THE Utility of a Work of this kind will appear evident in reflecting that a multitude of valuable Tracts, both Mathe­matical and Philosophical, are interspersed among voluminous collections and expensive publications, and are otherwise inaccessi­ble to the generality of readers.

To collect and preserve such Tracts, to compress them into a small compass, and to arrange them in a convenient form, are the objects of the Editors of the Publication which is now offered to the Patronage and Encouragement of the Scientific World.

It is not intended to confine the selection to English Works, but occasionally to translate those in other languages which appear to deserve places in this Collection.

The Editors propose to publish a Volume annually; or oftener, if it be found necessary and they meet with sufficient encourage­ment; to contain portions of several valuable tracts, each paged separately, so that, when complete, they may be bound in distinct volumes, or in any manner the purchaser may think proper. A part of each volume will also be reserved for the insertion of shorter extracts and original Communications, which in time will form a valuable miscellaneous volume.

Having briefly stated the OUTLINES of their PLAN, the Editors presume to think that the execution of it will be attended with considerable service to the Public and to Science. And in order to render it as perfect as possible, they will thankfully receive any Hints for its Improvement, addressed (Post-paid) to Mr. Glen­dinning, Bookseller, No. 25, Hatton-Garden, London; Mr. T. Bulmer, Sunderland; Mr. Richard Kay, Aberford, York; Mr. Wm. Wallace, Perth Academy; Mr. John Henry Swale, Ches­ter; Mr. John Lowry, Birimingham; or Mr. N. Bosworth, Peterborough.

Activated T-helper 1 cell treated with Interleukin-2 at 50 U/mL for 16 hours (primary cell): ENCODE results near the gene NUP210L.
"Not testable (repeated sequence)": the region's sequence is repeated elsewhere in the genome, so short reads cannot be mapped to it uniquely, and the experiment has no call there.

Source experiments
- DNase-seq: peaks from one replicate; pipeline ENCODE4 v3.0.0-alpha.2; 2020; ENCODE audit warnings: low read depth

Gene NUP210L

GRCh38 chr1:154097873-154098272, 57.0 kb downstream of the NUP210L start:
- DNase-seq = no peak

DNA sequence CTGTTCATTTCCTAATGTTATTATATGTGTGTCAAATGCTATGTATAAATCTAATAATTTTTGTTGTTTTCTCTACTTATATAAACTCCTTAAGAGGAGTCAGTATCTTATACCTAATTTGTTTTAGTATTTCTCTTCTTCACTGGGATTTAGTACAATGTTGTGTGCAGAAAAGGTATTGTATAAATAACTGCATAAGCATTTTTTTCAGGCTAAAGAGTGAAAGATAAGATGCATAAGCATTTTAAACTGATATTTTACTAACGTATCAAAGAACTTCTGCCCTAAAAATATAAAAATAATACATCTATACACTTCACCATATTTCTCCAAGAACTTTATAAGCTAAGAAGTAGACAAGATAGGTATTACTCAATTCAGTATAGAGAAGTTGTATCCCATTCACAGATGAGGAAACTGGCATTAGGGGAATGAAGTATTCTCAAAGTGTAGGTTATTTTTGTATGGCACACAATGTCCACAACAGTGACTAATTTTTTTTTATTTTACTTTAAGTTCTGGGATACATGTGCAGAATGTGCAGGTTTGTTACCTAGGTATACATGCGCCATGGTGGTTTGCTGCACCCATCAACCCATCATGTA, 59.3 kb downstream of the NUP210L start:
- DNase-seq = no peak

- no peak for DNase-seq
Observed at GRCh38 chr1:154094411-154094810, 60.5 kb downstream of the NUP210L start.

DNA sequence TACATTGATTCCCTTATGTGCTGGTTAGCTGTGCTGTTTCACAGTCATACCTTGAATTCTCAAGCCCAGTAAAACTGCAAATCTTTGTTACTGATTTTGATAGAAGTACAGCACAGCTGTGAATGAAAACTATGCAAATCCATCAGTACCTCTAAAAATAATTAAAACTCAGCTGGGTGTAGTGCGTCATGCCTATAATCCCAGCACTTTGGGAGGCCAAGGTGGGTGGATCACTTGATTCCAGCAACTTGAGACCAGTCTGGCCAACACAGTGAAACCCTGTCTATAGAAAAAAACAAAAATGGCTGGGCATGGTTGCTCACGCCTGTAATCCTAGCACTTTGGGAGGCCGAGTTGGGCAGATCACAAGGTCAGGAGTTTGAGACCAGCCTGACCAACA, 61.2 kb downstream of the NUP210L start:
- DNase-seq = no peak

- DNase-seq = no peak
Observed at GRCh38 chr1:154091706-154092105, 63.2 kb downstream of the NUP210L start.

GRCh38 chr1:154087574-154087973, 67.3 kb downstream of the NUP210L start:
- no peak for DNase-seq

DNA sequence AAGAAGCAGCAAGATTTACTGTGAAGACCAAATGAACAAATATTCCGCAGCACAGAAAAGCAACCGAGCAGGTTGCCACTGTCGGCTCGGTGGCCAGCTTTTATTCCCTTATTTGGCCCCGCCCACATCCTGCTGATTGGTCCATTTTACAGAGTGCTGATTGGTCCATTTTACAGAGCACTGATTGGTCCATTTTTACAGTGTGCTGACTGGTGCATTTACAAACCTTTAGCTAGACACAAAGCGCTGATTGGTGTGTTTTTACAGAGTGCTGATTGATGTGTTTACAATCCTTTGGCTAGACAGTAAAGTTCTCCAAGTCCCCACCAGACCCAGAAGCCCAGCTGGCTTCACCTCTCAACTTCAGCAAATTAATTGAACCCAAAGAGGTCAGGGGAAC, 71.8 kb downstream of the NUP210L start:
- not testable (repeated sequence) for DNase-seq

The First Volume is now in the Press and will soon appear: those Gentlemen who wish to encourage the Work will please to signify their intention, by applying to their respective Booksellers for the Work.


[Page] November 1, 1799.




  • Atwood's Investigations on Watch Balances Page 125
  • Demonstrations to several of Stewart's Propositions Page 136
  • Demonstrations to several of Lawson's Propositions Page 158
  • A. B. on Fluents Page 160
  • Three Props. from Lawson, to be demon. in No. X. Page 165
  • Surtees on Twilight Page 166
  • Answers to Math. Questions, proposed in No. VI. Page 168
  • New Questions Page 199
  • Burrows on Friction Page 204
  • Dawson on the Distance of the Sun
  • Dr. Saunderson's Lecture on Optics, concluded Page 246
  • Gregory on Spring's and Rivers in reply to Kay's letter in Art. 23. Page 254
  • Solutions to Questions proposed in No. VI.
  • New Questions
  • Crane on Putrefaction
  • Brown on Phosphorescent Bodies

LONDON: Printed for the EDITOR; and Sold by Mr. GLEDINNING, Bookseller, Hatton-garden; Mr. O. GRE­GORY. Bookseller, Cambridge; and Mr. BULMER, Sunder­land; of whom may be had any of the former Numbers; or by applying to any of the Booksellers.


The Editor is sorry to be again under the necessity of apologising for the late appearance of his Publication, He is confident, however, of having his apology accepted when he assures his [Page 2]readers that the delay was occasioned by circumstances which he was unable to prevent, and that measures have been taken which it is hoped will ensure the regular appearance of each Number in future. One of these is, a determination to prepare the copy for the press immediately after the limited time is expired, without waiting for any further Communications. While, therefore, the Editor returns his most grateful thanks to his kind contributors for their assistance and support, he begs leave to intreat that they will send their favours early; and he trusts the smallest reflection will convince them of the propriety of the restriction he has adopted.